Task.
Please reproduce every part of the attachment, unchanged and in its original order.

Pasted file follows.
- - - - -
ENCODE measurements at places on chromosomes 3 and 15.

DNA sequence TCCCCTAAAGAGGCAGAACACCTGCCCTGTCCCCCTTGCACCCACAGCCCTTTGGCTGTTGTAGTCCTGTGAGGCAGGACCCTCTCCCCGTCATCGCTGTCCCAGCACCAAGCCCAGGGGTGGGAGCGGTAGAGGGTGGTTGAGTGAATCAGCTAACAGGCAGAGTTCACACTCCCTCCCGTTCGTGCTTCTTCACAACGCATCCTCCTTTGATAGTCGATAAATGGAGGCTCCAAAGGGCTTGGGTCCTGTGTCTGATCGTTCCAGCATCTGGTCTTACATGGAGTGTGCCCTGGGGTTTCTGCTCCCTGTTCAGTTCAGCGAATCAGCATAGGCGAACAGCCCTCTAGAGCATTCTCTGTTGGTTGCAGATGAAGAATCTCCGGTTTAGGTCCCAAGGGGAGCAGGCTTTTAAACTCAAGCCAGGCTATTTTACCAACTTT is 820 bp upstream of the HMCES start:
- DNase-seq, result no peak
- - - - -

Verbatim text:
ENCODE measurements at places on chromosomes 3 and 15.

DNA sequence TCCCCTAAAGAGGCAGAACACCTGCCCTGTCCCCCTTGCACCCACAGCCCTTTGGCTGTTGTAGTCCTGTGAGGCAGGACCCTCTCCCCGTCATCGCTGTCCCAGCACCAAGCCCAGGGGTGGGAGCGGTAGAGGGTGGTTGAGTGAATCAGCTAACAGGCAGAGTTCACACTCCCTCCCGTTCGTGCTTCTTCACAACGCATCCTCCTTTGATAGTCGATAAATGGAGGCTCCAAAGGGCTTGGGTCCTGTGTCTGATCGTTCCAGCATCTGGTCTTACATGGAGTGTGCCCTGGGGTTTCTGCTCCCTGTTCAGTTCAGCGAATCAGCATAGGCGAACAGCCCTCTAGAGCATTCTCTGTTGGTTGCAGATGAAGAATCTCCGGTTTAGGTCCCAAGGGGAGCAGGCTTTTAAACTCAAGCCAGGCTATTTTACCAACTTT is 820 bp upstream of the HMCES start:
- DNase-seq, result no peak